Throughout Greece, especially on the islands and anywhere near the sea, there are chapels, islands, villages and beaches named after Saint Sostis (Άγιος Σώστης). However, in the Synaxarion of the Church, there is no Saint that goes by the name "Sostis." This leaves us with the question: Who is Saint Sostis?
The name "Sostis" is just the way certain Greeks pronounce the name "Sozon" or "Sozontos." Saint Sozon (Άγιος Σώζων) was a holy Martyr who is commemorated on September 7th and was a shepherd in Lycaonia. Born a pagan with the name Tarasios, he received holy Baptism and was renamed Sozon. Filled with zeal for his faith in Christ and the one true God, he taught his countrymen to desist from the worship of idols. Once he entered the temple of Artemis in Pompeiopolis of Cilicia, cut off the golden hand of the idol, and breaking it in pieces, distributed it among the poor. When he saw that many were being unjustly punished for the theft, of his own accord he gave himself up to Maximian the Governor. He was beaten with rods until his bones were broken. According to some, he suffered martyrdom in 288; according to others, in 304.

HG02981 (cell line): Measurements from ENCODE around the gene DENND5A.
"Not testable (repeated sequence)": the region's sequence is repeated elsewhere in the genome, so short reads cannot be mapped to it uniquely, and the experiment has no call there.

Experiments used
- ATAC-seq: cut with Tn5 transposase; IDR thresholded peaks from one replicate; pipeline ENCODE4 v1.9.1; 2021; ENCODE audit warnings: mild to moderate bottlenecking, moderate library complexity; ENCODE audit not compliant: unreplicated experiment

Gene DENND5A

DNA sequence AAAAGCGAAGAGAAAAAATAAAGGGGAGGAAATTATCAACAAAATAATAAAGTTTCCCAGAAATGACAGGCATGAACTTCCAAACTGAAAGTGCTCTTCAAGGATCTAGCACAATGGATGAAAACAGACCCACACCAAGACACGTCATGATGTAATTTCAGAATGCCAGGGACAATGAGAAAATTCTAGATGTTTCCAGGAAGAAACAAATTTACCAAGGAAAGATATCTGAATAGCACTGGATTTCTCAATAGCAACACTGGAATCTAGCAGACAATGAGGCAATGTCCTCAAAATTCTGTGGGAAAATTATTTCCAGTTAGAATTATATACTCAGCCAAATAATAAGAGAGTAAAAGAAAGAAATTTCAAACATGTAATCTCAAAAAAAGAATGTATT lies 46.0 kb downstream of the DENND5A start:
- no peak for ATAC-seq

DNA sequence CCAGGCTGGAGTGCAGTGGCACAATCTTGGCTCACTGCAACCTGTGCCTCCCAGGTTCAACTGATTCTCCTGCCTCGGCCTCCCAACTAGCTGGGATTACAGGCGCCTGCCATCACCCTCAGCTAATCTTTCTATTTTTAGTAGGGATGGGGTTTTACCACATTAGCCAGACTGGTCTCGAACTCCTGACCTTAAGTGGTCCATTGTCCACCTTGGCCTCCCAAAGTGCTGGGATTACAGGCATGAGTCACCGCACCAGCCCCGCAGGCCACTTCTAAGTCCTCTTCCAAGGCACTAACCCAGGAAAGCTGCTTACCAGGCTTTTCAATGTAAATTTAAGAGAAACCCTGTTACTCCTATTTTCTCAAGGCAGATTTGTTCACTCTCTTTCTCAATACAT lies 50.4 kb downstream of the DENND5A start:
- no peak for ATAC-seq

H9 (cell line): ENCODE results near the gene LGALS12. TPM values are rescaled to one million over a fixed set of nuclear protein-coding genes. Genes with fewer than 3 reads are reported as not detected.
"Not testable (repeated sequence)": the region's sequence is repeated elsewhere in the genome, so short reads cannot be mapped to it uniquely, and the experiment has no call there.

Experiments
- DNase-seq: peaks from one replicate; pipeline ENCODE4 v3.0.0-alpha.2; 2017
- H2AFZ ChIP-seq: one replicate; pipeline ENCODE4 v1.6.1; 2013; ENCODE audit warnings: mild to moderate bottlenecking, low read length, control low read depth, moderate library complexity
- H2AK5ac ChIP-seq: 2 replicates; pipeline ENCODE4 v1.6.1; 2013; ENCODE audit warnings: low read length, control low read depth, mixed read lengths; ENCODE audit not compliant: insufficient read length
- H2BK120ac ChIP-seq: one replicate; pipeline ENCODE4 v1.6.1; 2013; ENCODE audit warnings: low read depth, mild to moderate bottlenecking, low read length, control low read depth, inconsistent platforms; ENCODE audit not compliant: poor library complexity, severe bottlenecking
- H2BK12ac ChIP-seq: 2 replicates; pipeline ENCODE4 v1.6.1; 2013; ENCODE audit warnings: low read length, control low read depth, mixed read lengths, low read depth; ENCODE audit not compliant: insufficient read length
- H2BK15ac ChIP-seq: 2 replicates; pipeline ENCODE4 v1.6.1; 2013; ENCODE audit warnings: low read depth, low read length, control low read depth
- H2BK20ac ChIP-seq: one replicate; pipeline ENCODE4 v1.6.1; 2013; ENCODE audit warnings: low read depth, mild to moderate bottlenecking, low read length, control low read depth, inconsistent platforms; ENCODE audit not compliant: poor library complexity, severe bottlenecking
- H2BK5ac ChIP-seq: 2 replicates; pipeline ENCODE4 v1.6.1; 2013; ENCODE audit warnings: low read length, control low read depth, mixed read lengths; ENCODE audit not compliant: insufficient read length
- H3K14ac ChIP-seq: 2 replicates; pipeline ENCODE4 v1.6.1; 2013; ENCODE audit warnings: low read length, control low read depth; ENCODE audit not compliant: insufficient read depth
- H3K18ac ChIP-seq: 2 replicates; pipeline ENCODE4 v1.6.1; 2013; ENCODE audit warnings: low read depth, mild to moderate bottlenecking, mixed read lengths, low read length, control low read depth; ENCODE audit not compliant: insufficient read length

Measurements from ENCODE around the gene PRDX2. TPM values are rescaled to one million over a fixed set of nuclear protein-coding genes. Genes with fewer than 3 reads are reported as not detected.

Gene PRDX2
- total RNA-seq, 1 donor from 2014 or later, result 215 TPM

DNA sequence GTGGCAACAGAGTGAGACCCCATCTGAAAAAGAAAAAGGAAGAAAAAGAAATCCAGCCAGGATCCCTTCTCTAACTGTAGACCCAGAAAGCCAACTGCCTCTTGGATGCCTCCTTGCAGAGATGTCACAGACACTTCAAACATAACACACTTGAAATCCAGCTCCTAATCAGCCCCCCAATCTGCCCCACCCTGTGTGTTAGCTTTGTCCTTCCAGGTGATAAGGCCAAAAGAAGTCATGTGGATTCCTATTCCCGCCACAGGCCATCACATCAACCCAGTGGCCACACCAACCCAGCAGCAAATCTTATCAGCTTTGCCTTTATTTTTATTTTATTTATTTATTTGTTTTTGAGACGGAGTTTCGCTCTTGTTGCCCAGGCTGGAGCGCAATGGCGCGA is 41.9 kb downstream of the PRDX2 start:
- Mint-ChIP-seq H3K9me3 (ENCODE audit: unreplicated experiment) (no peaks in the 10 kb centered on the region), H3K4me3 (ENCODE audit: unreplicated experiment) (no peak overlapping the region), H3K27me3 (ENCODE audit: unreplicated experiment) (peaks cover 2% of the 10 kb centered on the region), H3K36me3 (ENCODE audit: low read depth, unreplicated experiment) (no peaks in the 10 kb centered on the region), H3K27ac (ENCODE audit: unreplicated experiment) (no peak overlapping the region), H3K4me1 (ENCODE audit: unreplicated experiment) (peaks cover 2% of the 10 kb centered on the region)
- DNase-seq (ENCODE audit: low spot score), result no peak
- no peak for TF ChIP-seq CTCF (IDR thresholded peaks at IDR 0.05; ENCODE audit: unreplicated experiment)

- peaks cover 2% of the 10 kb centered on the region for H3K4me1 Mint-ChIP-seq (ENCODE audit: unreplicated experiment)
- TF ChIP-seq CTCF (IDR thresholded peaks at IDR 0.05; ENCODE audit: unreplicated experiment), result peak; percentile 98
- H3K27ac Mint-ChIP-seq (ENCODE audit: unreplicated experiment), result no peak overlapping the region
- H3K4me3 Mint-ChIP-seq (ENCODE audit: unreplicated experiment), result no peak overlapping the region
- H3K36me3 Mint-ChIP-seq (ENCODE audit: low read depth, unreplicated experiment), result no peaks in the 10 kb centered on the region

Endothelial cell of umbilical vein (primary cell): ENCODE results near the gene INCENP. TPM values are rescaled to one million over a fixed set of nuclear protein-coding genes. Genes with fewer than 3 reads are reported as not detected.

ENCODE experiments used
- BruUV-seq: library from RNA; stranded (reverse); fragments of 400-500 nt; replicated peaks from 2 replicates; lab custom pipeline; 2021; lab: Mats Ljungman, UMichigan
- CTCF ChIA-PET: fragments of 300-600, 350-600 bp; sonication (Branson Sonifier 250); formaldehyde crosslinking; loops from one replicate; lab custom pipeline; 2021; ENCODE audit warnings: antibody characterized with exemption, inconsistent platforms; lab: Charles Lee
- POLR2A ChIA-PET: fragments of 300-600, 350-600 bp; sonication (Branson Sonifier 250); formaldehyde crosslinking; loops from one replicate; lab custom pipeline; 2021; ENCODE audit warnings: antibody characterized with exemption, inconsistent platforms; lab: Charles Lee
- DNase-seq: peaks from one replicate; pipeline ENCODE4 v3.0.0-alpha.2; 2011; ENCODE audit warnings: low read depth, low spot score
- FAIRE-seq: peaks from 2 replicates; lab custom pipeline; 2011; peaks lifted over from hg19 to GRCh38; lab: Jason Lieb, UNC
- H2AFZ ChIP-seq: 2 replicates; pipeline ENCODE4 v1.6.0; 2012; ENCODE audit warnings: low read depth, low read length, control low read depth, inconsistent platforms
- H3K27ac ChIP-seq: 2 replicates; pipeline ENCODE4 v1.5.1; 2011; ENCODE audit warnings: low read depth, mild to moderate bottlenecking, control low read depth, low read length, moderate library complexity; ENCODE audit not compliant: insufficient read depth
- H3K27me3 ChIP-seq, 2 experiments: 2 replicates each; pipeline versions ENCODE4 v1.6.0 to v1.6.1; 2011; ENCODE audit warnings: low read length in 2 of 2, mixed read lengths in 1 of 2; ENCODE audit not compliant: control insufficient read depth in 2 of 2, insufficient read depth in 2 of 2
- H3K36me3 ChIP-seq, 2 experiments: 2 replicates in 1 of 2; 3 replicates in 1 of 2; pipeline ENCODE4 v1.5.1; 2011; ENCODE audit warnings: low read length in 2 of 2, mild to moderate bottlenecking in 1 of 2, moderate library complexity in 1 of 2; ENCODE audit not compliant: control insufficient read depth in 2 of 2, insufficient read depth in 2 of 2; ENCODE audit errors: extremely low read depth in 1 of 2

Even though Saint Sozon was a shepherd, somehow he became for Greeks the patron saint of sailors and those traveling by sea, much like Saint Nicholas. When he is referred to as Saint Sostis, it is because of his role as the patron of those traveling by sea, since the word sostis in informal Greek means "savior" or more literally "the one who saves," whereas the word sozon is a more formal way of saying it, therefore "Sostis" serves as an epithet. It is believed that many if not all the chapels bearing the name Saint Sostis are the result of his direct intervention of saving someone who was in some sort of trouble at sea. For this reason those who find themselves in some trouble at sea will call upon Αη Σώστη (Ai Sosti) to help them and deliver them.